Netflix to launch cheaper plan to win back subscribers
With thousands of subscribers deserting the platform, Netflix has announced a new, cheaper package to try and lure those now former customers back. However, the downside is you'd have to sit through adverts.
Quarterly figures for the streaming service showed they'd lost 200,000 people in just three months. That proved that Netflix had become one of the victims of the cost of living crisis.
However, Nextflix said they'd expect the news to be worse once their second-quarter results are announced with as many as two million people jumping ship. As a result of that announcement, the share price fell, wiping off roughly $70billion in total reports The Mirror.
In response, Reed Hastings, Netflix's co-chief executive, said the company was considering introducing adverts on a cheaper subscription package, and would “figure it out over the next year or two.”
Now, a note to employees, seen by The New York Times, revealed that a new cheaper offering is being primed for launch in the final quarter.
Reed Hastings said last month that the company was looking to bring in an advertiser-supported cheaper streaming service within the next couple of years. However, the number of people leaving the service appears to have caused Netflix to rush the launch of the cheaper subscription.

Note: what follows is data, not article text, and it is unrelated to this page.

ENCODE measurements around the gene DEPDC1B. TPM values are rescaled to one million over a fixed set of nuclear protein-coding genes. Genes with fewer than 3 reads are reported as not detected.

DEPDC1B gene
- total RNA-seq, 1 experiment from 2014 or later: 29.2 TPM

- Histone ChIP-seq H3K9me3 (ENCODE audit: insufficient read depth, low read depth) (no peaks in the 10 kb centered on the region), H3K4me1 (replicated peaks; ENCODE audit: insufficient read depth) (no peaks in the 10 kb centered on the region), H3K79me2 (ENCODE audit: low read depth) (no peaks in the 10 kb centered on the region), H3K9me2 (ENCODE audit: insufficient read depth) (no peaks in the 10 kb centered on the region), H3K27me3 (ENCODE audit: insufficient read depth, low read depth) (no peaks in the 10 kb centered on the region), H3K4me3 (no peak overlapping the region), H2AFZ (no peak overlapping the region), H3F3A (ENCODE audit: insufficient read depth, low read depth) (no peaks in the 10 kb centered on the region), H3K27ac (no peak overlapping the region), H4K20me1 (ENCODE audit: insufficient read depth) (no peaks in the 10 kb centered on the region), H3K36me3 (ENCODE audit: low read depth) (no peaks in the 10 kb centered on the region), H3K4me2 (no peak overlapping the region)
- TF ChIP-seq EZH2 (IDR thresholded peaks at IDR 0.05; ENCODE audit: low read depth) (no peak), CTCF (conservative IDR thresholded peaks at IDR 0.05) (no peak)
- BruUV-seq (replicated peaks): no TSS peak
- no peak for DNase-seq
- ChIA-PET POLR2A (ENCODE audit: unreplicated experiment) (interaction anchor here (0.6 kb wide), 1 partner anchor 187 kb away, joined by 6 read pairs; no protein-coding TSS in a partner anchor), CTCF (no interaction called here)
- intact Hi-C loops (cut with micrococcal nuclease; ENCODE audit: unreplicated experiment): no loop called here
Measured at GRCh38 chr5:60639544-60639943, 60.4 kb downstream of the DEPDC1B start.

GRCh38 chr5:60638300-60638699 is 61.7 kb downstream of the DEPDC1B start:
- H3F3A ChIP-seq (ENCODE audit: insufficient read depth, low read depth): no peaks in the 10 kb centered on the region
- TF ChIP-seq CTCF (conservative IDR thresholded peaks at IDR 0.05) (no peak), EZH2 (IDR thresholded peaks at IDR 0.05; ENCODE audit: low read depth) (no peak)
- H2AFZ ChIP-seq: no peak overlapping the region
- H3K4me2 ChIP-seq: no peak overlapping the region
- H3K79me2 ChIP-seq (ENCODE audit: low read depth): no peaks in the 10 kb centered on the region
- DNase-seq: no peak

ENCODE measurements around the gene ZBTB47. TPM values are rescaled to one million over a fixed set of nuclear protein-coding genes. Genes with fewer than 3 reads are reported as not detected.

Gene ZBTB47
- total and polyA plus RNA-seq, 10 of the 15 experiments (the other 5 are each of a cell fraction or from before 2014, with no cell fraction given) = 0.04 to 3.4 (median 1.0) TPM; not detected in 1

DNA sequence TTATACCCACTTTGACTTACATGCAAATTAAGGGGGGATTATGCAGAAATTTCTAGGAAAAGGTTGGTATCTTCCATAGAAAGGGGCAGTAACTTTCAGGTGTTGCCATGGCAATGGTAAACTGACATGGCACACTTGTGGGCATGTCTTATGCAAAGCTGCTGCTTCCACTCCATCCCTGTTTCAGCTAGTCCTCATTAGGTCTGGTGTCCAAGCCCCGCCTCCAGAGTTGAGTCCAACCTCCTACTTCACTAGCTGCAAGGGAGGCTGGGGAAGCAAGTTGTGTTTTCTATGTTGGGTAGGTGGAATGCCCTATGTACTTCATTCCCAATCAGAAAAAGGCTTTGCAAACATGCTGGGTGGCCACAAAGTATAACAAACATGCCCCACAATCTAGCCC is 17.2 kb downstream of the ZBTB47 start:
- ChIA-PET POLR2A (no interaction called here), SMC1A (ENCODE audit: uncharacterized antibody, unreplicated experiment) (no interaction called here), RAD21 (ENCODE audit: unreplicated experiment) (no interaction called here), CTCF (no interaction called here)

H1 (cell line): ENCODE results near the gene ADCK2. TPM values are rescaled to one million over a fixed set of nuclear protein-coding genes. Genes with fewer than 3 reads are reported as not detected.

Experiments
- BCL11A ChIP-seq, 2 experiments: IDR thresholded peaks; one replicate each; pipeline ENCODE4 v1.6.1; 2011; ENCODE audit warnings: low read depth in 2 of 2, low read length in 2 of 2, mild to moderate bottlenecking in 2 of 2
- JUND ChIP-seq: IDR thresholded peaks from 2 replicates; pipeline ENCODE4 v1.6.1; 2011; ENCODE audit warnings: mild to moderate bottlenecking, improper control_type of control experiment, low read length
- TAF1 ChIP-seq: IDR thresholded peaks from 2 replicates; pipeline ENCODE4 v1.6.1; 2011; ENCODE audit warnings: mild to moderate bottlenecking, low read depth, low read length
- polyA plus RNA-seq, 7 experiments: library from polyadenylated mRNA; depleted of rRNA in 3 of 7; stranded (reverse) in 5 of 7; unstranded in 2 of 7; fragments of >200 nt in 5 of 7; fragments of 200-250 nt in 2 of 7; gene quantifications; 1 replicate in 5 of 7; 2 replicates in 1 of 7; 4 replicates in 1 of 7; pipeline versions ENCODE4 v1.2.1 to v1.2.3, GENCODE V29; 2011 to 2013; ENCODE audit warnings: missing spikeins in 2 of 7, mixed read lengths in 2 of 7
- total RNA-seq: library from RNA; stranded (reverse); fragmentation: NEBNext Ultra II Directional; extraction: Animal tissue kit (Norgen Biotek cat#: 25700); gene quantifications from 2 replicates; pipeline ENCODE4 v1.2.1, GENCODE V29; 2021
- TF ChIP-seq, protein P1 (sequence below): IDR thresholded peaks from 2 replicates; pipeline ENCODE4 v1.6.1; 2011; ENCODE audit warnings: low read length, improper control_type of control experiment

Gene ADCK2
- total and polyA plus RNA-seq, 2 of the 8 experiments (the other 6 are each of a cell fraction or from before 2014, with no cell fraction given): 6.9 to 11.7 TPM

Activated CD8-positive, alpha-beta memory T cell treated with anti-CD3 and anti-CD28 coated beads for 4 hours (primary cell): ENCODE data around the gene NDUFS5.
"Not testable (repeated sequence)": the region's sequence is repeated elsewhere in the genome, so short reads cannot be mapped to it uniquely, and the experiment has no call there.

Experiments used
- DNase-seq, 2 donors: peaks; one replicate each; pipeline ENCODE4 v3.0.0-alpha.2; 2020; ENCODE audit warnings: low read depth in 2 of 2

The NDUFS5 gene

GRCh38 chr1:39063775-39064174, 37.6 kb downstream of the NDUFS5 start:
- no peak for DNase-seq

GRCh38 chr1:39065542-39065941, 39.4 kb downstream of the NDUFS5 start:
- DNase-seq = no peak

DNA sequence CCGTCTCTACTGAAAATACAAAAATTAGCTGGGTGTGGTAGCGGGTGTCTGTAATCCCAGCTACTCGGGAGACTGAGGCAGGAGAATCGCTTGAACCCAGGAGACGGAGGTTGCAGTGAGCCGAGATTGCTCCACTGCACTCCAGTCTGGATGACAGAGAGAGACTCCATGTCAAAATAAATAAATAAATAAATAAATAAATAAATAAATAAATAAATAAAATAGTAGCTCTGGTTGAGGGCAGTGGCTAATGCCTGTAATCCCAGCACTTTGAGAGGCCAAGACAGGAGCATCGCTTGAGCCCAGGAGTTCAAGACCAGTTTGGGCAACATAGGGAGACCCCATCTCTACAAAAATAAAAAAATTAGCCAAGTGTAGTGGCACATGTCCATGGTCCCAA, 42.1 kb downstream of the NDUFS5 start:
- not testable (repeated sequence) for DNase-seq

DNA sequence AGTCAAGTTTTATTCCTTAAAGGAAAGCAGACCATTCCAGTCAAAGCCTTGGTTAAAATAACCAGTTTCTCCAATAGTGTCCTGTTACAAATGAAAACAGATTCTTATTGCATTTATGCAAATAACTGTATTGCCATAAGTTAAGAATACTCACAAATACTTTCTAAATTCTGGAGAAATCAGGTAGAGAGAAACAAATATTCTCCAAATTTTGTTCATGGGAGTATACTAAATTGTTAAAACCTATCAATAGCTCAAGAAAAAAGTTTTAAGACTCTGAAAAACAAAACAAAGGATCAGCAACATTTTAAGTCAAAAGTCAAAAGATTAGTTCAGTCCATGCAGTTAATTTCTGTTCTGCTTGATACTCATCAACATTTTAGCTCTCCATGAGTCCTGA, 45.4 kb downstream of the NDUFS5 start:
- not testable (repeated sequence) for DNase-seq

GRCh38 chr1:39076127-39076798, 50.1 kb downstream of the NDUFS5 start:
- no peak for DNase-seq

“Yes, it's fast and ambitious and it will require some trade-offs,” the note said.
“Every major streaming company excluding Apple has announced an ad-supported service,” the note said.
“For good reason, people want lower-priced options.”
The executives pointed out that HBO and Hulu have been able to “maintain strong brands while offering an ad-supported service.”
Currently, Netflix's most popular scheme costs £15.99 a month – it is unclear how much the new one will be.
Netflix executives said the advertising-supported tier would be introduced “in tandem with our broader plans to charge for sharing.”
In March, it hinted at plans to start charging people extra for sharing accounts with people outside of their household.
The streaming giant revealed it is testing technology that will ask subscribers to pay an extra fee if it detects people at multiple addresses logging in to the same account.
Although Netflix's terms do not allow users living apart to share an account, it has long tolerated the practice, leading to password sharing.
Its most expensive price plan lets up to four screens view different shows at the same time, meaning anybody with access to a viewer's password has been able to watch for free.